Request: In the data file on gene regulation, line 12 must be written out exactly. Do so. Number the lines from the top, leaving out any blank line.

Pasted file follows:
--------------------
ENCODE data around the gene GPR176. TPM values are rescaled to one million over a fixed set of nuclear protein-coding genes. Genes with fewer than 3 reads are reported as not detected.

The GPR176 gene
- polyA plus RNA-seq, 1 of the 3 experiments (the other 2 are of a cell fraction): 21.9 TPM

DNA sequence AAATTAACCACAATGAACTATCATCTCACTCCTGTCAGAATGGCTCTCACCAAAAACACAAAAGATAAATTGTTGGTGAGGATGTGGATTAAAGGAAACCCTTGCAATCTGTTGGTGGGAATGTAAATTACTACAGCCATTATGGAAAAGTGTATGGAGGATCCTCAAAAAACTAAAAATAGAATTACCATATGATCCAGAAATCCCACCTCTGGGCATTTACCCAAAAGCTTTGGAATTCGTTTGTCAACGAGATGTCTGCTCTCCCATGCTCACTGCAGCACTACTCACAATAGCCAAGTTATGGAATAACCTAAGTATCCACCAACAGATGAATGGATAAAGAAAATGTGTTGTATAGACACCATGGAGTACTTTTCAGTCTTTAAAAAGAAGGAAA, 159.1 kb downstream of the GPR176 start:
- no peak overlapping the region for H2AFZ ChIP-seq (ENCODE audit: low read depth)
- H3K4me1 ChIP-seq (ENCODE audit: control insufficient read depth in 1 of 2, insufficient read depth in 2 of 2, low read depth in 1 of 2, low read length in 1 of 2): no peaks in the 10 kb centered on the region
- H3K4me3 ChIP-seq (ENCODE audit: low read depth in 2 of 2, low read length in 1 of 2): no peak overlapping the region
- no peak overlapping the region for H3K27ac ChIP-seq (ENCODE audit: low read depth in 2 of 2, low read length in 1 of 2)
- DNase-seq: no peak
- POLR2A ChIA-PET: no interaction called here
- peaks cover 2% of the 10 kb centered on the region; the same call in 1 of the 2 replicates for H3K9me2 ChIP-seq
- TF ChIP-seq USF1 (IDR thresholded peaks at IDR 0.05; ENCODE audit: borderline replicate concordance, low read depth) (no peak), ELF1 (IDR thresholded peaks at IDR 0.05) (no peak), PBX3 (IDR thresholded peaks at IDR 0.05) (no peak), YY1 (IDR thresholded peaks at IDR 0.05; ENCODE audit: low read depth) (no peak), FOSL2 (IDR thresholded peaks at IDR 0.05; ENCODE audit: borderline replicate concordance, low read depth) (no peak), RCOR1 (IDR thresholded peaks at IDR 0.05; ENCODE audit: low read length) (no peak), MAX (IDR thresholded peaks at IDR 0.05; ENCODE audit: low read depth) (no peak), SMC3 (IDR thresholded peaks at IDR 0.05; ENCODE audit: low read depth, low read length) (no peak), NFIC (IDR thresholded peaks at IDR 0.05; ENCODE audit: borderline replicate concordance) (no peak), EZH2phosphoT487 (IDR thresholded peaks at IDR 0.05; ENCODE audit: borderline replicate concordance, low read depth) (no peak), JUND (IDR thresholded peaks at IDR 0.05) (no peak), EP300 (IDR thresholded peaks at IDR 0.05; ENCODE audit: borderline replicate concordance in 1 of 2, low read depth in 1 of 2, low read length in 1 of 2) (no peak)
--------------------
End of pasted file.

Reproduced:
- TF ChIP-seq USF1 (IDR thresholded peaks at IDR 0.05; ENCODE audit: borderline replicate concordance, low read depth) (no peak), ELF1 (IDR thresholded peaks at IDR 0.05) (no peak), PBX3 (IDR thresholded peaks at IDR 0.05) (no peak), YY1 (IDR thresholded peaks at IDR 0.05; ENCODE audit: low read depth) (no peak), FOSL2 (IDR thresholded peaks at IDR 0.05; ENCODE audit: borderline replicate concordance, low read depth) (no peak), RCOR1 (IDR thresholded peaks at IDR 0.05; ENCODE audit: low read length) (no peak), MAX (IDR thresholded peaks at IDR 0.05; ENCODE audit: low read depth) (no peak), SMC3 (IDR thresholded peaks at IDR 0.05; ENCODE audit: low read depth, low read length) (no peak), NFIC (IDR thresholded peaks at IDR 0.05; ENCODE audit: borderline replicate concordance) (no peak), EZH2phosphoT487 (IDR thresholded peaks at IDR 0.05; ENCODE audit: borderline replicate concordance, low read depth) (no peak), JUND (IDR thresholded peaks at IDR 0.05) (no peak), EP300 (IDR thresholded peaks at IDR 0.05; ENCODE audit: borderline replicate concordance in 1 of 2, low read depth in 1 of 2, low read length in 1 of 2) (no peak)